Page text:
UTC +5 hours 45 mins
12 hours via India or Middle East
The local currency in Nepal is Rupee. Kathmandu airport has a 24 hour bank exchange counter. The Nepalese rupee (Rs) is divided into 100 paisa (p). There are coins for denominations of one, two, five and 10 rupees, and bank notes in denominations of one, two, five, 10, 20, 25, 50, 100, 500 and 1000 rupees. Away from major centres, changing a Rs 1000 note can be very difficult, so it is always a good idea to keep a stash of small-denomination notes.
Cash withdrawals on credit cards from dispensing machines are available in Kathmandu and Pokhara but should not be relied entirely on for funds.Travellers cheques can be carried in Pounds Sterling or US Dollars and are accepted at banks and major hotels. Exchanging travellers cheques outside Kathmandu and Pokhara can be difficult. Similarly credit cards, preferably Mastercard or Visa, are accepted in major hotels, tourist shops and bigger restaurants in Kathmandu and Pokhara only.
It is recommended to keep the Foreign Exchange Encashment Receipts when changing currency at banks, hotels or licensed money changers as these will be required to convert rupees back on your departure from Nepal. Some hotels accept payment from tourists only in foreign exchange and rupees can be used on showing the encashment receipts.
For those coming from India, Indian Rupees are accepted locally in Nepal as hard currency, however bringing in denominations of INR 500 or above is illegal. It is also preferable if the notes are in good condition as many businesses may refuse to accept worn out notes.If trekking, it is important to bear in mind that cash is necessary, preferably in smaller denominations.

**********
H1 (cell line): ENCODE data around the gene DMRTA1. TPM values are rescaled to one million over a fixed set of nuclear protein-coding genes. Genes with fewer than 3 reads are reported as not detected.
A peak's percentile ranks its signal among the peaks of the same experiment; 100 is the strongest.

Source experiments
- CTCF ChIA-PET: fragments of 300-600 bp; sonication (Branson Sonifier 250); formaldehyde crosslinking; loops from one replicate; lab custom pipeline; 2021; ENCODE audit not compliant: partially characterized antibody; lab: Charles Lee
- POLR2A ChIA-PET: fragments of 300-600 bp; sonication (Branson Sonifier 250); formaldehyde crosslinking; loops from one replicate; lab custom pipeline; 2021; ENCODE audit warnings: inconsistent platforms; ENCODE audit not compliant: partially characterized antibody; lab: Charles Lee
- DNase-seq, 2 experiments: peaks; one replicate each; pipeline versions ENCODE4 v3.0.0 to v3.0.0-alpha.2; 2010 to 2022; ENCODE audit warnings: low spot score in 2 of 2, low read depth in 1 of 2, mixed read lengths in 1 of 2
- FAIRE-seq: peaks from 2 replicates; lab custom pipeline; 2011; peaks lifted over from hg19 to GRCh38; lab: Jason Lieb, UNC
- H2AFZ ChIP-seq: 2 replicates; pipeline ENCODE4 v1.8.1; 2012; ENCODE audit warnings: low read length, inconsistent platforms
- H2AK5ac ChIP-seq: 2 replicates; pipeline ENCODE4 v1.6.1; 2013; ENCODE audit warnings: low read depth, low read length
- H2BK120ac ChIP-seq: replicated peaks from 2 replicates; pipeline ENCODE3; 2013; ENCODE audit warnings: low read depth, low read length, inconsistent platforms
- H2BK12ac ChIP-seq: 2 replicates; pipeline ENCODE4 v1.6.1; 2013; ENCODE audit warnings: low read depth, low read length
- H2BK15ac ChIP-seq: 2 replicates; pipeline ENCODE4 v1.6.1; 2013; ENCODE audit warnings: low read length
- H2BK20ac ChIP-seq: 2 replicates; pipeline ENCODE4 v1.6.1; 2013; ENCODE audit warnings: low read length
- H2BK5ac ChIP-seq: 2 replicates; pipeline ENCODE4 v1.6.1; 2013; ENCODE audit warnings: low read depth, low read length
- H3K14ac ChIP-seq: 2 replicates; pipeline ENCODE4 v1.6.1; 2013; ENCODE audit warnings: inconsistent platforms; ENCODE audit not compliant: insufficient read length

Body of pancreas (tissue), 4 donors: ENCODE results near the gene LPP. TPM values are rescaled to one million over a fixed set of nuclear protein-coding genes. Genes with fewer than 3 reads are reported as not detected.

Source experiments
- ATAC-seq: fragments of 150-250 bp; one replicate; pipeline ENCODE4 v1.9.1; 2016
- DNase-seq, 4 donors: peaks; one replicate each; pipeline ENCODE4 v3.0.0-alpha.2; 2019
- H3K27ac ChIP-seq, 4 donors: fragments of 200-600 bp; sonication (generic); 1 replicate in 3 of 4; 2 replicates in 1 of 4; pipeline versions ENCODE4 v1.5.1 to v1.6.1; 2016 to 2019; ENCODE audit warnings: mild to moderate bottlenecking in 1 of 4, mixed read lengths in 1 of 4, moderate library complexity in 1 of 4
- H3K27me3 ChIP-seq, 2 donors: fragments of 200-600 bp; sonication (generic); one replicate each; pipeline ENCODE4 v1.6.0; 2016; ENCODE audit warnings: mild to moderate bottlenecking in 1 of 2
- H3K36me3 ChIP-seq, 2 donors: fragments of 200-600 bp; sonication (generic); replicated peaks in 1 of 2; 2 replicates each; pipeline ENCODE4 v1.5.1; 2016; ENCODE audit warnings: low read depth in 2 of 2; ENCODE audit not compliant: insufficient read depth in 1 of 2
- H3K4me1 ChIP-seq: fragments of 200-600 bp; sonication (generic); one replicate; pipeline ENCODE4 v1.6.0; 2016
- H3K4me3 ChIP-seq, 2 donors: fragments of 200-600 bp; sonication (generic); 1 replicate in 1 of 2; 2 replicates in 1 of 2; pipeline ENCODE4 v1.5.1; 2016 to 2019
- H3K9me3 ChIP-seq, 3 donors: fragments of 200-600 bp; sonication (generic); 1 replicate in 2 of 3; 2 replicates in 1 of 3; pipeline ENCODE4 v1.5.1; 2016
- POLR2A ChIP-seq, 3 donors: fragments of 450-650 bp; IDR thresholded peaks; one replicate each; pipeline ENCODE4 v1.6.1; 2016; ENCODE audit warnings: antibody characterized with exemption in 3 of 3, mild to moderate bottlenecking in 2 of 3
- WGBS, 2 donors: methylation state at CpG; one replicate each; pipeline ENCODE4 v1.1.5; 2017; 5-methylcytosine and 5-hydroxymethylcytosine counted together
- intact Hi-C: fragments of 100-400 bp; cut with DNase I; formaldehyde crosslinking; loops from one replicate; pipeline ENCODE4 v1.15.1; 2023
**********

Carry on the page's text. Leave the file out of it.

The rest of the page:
Food and Healthcare
Avoid drinking tap water and taking ice in drinks. Stick to boiled or bottled water and ensure that the seal is opened by you or in your presence. Aerated waters (bottled soft drinks) are fine. If you are trekking, you may wish to carry Iodine drops or tablets to sterilize water for drinking and cleaning teeth. If taking a long trek, consider buying a water filter that takes out parasites, bacteria and viruses, and make water safe to drink. These are often expensive, but they can be more cost-effective than buying bottled water.
Nepal’s cuisine has been heavily influenced by its climate as well as neighbouring India. Dal Bhat – lentil soup served over boiled rice, often with spicy curried vegetables, forms the staple dish of Nepal. Chicken is accepted by most Nepalese, while Pork and Beef tend to be avoided by many, particularly the devout Hindu populace. Barley and Millet, with potatoes tend to be favoured at higher Himalayan altitudes. Nepalese tend to look at food as fuel, so while their food is tasty, you may find a lack of gourmet dishes.
Local grain alcohol, called Raksi is popular in Nepal. Different grains produce different flavours, rice rakshi being smoother than millet raksi which tends to be stronger and more fiery. Home-made millet beer, or Chang, is favoured at higher elevations.